377 55 4 mm 2 mm
377 (2) = 321 235 In practical situations, we usually don t need to calculate the characteristic impedance of a stripline, but rather design the line to fit a specific system impedance (eg, 50 ) We can make some choices of printed circuit material (hence dielectric constant) and thickness, but even these are usually limited in practice by the availability of standardized boards Thus, stripline width is the variable parameter Equation 32 can be arranged to the form: W= 377 T Zo e [37B] The impedance of 50 is accepted as standard for RF systems, except in the cable TV industry The reason for this diversity is that power handling ability and low loss operation don t occur at the same characteristic impedance For example, the maximum power handling ability for coaxial cables occurs at 30 , while the lowest loss occurs at 77 ; 50 is therefore a reasonable tradeoff between the two points In the cable TV industry, however, the RF power levels are minuscule, but lines are long The tradeoff for TV is to use 75 as the standard system impedance in order to take advantage of the reduced attenuation factor Transmission line characteristics
Velocity factor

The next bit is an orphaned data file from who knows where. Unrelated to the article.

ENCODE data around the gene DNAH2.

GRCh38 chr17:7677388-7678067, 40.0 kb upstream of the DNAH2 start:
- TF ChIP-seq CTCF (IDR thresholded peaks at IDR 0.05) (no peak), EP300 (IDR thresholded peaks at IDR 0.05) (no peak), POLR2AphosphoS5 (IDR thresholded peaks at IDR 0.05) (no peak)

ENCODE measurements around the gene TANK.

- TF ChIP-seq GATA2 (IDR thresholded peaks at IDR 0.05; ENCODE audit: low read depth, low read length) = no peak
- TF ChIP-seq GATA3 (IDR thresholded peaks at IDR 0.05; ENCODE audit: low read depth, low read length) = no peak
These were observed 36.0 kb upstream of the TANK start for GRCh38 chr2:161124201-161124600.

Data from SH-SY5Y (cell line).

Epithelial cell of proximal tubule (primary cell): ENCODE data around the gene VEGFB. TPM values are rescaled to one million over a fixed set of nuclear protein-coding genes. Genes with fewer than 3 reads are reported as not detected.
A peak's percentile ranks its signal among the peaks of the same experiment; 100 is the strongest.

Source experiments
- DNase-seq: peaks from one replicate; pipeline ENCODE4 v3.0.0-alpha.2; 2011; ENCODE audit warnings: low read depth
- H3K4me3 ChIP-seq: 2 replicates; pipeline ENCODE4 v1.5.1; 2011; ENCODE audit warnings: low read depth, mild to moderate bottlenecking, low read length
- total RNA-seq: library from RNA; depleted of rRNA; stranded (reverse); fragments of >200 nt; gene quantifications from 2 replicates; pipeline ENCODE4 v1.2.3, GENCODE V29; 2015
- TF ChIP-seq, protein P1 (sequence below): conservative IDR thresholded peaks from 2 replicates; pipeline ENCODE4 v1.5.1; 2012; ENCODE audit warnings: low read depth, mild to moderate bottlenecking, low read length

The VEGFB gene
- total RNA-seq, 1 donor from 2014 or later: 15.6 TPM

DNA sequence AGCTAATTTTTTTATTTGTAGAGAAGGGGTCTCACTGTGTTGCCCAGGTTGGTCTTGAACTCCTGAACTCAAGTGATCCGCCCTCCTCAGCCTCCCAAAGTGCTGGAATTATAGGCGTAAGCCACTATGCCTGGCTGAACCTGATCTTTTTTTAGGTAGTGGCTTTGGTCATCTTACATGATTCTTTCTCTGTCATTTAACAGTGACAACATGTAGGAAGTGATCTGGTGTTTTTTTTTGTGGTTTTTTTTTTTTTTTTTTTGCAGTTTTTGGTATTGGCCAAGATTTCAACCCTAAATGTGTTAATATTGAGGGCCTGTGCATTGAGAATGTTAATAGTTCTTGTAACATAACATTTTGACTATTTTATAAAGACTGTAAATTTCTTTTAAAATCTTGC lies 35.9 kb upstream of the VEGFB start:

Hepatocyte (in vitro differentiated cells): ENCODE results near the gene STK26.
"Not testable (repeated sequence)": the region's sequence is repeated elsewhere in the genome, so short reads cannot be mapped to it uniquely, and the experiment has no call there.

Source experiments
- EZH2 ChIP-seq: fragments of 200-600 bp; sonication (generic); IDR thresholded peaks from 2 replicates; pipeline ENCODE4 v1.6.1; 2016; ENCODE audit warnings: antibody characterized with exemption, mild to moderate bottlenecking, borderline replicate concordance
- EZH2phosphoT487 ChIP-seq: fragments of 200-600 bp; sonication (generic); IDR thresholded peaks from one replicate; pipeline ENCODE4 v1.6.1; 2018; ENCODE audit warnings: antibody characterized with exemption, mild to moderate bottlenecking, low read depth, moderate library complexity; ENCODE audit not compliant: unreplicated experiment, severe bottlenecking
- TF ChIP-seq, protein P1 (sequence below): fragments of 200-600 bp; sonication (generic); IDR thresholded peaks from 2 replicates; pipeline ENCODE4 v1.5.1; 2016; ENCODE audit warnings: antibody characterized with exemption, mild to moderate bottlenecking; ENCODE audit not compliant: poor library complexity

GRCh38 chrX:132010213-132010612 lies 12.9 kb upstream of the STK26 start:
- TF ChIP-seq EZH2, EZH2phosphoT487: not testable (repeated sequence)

In the section preceding this section, we discovered that the velocity of the wave (or signal) in the transmission line is less than the freespace velocity (ie, less than the speed of light) Further, we discovered in Eq 33 that velocity is related to the dielectric constant of the insulating material that separates the conductors in the transmission line Velocity factor v is usually specified as a decimal fraction of c, the speed of light (3 108 m/s) For example, if the velocity factor of a transmission line is rated at 066, then the velocity of the wave is 066c, or (066) (3 108 m/s) = 198 108 m/s Velocity factor becomes important when designing things like transmission line transformers, or any other device in which the length of the line is important In most cases, the transmission line length is specified in terms of electrical length, which can be either an angular measurement (eg, 180 or radians), or a relative measure keyed to wavelength (eg, onehalf wavelength, which is the same as 180 ) The physical length of the line is longer than the equivalent electrical length For example, let s consider a 1GHz halfwavelength transmission line A rule of thumb tells us that the length of a wave (in meters) in free space is 030/F, where frequency F is expressed in gigahertz; therefore, a halfwavelength line is 015/F 68 Transmission lines At 1 GHz, the line must be 015 m/1 GHz = 015 m If the velocity factor is 080, then the physical length of the transmission line that will achieve the desired electrical length is [(015 m) (v)]/F = [(015 m) (080)]/1 GHz = 012 m The derivation of the rule of thumb is left as an exercise for the student (Hint: It comes from the relationship between wavelength, frequency, and velocity of propagation for any form of wave) There are certain practical considerations regarding velocity factor that result from the fact that the physical and electrical lengths are not equal For example, in a certain type of phasedarray antenna design, radiating elements are spaced a halfwavelength apart, and must be fed 180 (halfwave) out of phase with each other The simplest interconnect is to use a halfwave transmission line between the 0 element and the 180 element According to the standard wisdom, the transmission line will create the 180 phase delay required for the correct operation of the antenna Unfortunately, because of the velocity factor, the physical length for a onehalf electrical wavelength cable is shorter than the freespace halfwave distance between elements In other words, the cable will be too short to reach between the radiating elements by the amount of the velocity factor! Clearly, velocity factor is a topic that must be understood before transmission lines can be used in practical situations Table 31 shows the velocity factors for several types of popular transmission line Because these are nominal values, the actual velocity factor for any given line should be measured